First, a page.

A range of clinicians such as nurses, GPs, pharmacists and paramedics now work within NHS 111 to provide clinical advice, treatment and reassurance. Here Nicola Gaskell, an NHS 111 Senior Clinical Advisor gives us an insight into her day.
The first call of the day is a man with a rash. I complete an assessment and give him homecare advice, signposting him to a pharmacist for advice on managing the rash.
A husband calls for his wife who is terminally ill. She has not had a comfortable night and feels she might need some more pain killers. She is at the end of her life and has a plan of care in place. After reassuring her husband, the details are passed to the district nurses who will go to see the patient and ensure she is kept comfortable.
Next I take a call from a mental health patient, things have got so bad he is thinking about ending his life, he has planned how he will do it, wants to do it now and has the means to do it. We dispatch an ambulance and I stay on the phone to talk to him until help arrives, all the while in the back of my mind I’m thinking “please don’t do it”.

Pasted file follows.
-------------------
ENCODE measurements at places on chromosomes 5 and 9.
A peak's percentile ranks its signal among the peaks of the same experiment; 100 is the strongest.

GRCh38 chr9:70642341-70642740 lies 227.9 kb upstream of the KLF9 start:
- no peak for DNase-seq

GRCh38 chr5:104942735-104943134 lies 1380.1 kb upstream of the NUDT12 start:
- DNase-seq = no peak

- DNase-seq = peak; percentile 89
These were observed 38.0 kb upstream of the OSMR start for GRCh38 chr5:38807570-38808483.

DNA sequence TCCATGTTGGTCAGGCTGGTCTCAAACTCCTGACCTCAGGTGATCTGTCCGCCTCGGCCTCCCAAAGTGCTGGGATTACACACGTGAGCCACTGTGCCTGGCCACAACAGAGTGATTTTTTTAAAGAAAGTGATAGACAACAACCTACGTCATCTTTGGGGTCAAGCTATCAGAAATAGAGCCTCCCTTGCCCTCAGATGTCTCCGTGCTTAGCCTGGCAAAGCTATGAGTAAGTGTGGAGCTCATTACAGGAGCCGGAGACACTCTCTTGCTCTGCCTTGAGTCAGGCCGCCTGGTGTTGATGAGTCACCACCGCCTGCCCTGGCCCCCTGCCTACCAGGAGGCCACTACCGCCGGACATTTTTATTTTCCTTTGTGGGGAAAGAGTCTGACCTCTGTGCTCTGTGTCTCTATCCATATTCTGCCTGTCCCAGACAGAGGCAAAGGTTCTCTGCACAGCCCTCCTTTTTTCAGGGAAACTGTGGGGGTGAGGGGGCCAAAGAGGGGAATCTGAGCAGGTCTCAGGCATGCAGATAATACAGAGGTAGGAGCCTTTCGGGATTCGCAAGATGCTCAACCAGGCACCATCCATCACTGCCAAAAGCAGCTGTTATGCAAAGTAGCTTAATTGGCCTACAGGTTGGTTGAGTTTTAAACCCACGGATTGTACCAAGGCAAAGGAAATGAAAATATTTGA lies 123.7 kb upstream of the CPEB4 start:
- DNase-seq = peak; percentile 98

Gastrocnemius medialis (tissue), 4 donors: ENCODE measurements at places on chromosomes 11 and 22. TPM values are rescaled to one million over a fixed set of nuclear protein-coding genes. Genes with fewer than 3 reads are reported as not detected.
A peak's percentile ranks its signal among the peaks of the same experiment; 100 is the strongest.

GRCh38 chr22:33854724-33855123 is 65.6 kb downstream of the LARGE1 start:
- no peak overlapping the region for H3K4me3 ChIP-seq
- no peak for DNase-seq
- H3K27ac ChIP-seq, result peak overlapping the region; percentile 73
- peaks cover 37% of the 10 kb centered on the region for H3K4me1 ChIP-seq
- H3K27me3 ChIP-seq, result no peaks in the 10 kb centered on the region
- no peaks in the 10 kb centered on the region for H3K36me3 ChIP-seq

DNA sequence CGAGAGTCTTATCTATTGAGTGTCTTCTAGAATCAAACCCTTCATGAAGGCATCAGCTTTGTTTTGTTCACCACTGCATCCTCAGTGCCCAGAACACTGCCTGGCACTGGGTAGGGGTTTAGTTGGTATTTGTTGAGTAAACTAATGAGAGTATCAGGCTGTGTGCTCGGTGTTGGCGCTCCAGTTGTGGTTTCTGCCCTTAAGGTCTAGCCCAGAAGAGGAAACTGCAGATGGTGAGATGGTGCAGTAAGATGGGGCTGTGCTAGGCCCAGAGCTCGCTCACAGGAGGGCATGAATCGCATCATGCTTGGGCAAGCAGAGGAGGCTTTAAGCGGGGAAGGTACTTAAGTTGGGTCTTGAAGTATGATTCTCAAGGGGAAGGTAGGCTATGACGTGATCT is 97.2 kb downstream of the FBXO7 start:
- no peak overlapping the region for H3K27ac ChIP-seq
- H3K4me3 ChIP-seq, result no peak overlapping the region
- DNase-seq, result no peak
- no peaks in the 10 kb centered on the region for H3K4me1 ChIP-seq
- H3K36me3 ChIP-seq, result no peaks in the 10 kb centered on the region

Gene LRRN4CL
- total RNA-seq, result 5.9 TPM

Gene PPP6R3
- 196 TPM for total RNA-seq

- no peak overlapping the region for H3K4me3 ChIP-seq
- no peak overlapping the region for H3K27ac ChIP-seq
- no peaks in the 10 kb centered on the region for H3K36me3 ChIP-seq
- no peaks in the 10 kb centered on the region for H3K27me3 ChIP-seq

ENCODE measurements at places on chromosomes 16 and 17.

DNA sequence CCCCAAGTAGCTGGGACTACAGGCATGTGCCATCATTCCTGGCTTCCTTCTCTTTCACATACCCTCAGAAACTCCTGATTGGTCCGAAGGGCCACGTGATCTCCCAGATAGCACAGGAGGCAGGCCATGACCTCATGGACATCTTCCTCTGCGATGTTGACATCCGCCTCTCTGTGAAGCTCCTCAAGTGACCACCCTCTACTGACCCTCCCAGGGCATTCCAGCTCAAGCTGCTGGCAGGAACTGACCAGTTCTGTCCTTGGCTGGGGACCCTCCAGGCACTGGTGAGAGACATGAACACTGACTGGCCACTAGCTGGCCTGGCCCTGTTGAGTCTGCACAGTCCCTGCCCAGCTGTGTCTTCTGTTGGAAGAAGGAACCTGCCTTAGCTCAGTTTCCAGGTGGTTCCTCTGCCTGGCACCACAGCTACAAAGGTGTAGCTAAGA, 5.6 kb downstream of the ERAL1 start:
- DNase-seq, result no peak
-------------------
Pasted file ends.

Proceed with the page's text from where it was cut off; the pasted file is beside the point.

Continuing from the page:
My next call is from the mum of a newborn baby. She sounds very nervous while giving the patients details…. she’s worried. Baby is struggling to breathe – upper tummy and chest sucking in with every breath (I can hear the baby grunting). An ambulance is dispatched for respiratory distress. Now I wait on the phone, keeping mum reassured and checking the baby is not deteriorating. The ambulance arrives quickly.
This is a small snippet of some of the calls I have taken. In between this I have had my breaks, answered emails, completed safeguarding referrals and spoken to GP reception staff.
As you can see it’s a really varied job dealing with people who have a range of conditions at different stages of their lives.